Clearview National August 2018 - Issue 201 - Page 12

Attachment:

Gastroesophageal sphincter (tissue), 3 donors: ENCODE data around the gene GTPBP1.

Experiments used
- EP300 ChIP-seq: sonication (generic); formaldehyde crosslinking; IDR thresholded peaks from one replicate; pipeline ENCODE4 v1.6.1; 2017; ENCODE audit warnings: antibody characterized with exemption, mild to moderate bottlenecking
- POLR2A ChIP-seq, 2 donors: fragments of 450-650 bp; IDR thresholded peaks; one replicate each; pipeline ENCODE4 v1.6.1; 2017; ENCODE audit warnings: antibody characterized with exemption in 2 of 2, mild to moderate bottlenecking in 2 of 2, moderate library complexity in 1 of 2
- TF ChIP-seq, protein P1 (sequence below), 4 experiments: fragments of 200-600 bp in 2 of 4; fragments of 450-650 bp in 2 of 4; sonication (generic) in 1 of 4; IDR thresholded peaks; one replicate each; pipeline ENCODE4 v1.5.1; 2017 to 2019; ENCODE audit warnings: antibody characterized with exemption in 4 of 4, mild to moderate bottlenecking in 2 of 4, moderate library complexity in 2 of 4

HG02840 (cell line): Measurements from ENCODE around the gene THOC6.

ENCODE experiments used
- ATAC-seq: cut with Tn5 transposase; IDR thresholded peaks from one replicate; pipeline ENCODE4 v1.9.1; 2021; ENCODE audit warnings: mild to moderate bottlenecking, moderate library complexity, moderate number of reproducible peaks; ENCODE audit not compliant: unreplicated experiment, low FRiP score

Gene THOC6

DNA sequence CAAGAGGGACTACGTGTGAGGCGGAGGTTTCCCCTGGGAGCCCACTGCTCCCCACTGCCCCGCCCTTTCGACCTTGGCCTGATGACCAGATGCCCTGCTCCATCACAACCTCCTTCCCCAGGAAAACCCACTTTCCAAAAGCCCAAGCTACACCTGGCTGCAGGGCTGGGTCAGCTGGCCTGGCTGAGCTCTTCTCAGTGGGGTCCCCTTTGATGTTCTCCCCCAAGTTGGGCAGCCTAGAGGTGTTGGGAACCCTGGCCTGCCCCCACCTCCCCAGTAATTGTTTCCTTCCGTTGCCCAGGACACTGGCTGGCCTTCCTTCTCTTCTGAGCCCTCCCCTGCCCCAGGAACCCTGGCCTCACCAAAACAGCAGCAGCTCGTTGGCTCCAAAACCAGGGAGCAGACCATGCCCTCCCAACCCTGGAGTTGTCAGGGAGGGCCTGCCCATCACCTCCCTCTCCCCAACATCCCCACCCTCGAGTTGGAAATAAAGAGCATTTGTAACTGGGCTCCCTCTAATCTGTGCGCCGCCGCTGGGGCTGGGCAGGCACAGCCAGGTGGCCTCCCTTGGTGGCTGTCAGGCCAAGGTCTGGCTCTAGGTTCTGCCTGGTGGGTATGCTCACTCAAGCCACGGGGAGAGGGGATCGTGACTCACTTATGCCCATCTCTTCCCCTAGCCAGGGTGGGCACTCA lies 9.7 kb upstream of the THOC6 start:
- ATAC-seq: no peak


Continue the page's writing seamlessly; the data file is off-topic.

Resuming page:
PROUD SPONSOR OF INDUSTRY NEWS INDUSTRYNEWS WHAT IS THE ENVIRONMENTAL IMPACT WHEN THE END IS NIGH FOR WINDOWS AND DOORS? » » AUTHORED BY CHRIS COXON, Head of Marketing at Eurocell plc - the leading manufacturer and distributor of high quality, cost efficient and sustainable PVC-U solutions Manufacturers of PVC-U, wood and aluminium window and door frames have been battling for many years to try and win over both specifiers and homeowners. The ongoing argument over which material is most suitable for each project appears subjective, with the three materials all beneficial in different ways. However, the increased responsibility that consumers are feeling to become more sustainable poses another consideration - which material is the most environmentally friendly? Overall, PVC-U has enjoyed a larger share of the replacement window and door market than wood and aluminium. The dominance of PVC-U in the fenestration sector can be attributed to its economy, flexibility, strength, security and all-round appeal, but how does it match up in terms of its environmental impact? Homeowners are increasingly taking into account energy efficiency and sustainability when making purchasing decisions so it’s important to take a fresh look at how the three competing materials compare in the environmental stakes. EXPERT’S VIEW There’s not much to make a distinction between the main door and window frame materials in terms of environmental performance. No specific material has an obvious advantage in the relevant standard impact categories. Some will argue that aluminium frames contribute to heat loss more than wood or PVC-U frames because of the inherent conductivity of metal, for example, but in general there is little to choose between each of them when it comes to performance, with A and A+ ratings largely the norm. Where the differences really begin to emerge is when you compare the environmental impact of each material at the end of its life… DIFFERENT ENDINGS FOR DIFFERENT MATERIALS It’s very easy to recycle and reuse PVC-U and the replacement window and door industry has an impressive record for recycling old frames and using them to make new ones. Over 560,000 tonnes of what is referred to as ‘post-consumer’ material is recycled across Europe every year, aided by companies like Eurocell, who operate an advanced ‘close loop’ system for the recovery, recycling and reuse of PVC-U frames. PVC-U actually gets stronger when it éɕ危ٕѥӊéɕ危ѡ)ɽѥѥٕ̀Ս́)̤ѡɔѕ)ѼɔЁ́́ɕѠQ́)AY Tɔɽ͕͕Ѽ)܁ݥ̰́ѡͅɽՍ)ЁɽȁمՔaɕd)ɕ危)ѕɹѥٕ䰁ѡɕ́ݽɕݸ)ѕݡӊéɕ危)䁉͕ѼՙɔݕȁՅ)ɽՍ́ɐѡȁܵɅ)ѥȁӊẽaݹɕdɕ危)ѡ՝ЁٕѕѼ)ՕɹѼɽՍɕɝ)ɽѥѕ䁙܁ݽɅ́ɔ͕Ё)ɕ危%аӊéѥѕѡЁѼ)ȁЁѡѥȁݥ́ɕٕɽ)ɕɉ͡Ёɽ́ѡU,))I危Ʌѕ́ȁյմɔ)ɕͥٔɕȁЁɽ́ɽ)ȁѡՍѥٕɥ̸)%Ёͼɕ危͕Ѽ)ݥ܁ȁɅ̰)!ݕٕȰɥͽѼAY T)ɕ危յմյ́Ёɔ)ɝ䁅ɽՍ́ɔ̸ͥAY T)́ɕɽ͕ЁЀɕ)ѥɅɕѼѡɕ)ѥɅȁɔɕեɕѼЁݸ)ɕ危յմ)AY T =5L=UP=8Q=@)]Ё́ѼݡЁ́Ѽѡ)ѕɥЁAY T́Ё)ѽݥѠѡ٥ɽх́ͥ)ѡѕɥѕݽȁյմ)ȸ%ɕͥ䰁٥ɽх䁍͍)յ́ݥѽȁѡ́Ѽѡȁͥ)ɔѡٕȁɔӊé)ѡЁAY TݥѥՔѼ䁄ɝ)͡ɔѡɕЁݥ܁)ɭЁ́ɕձи)]]\UI= 10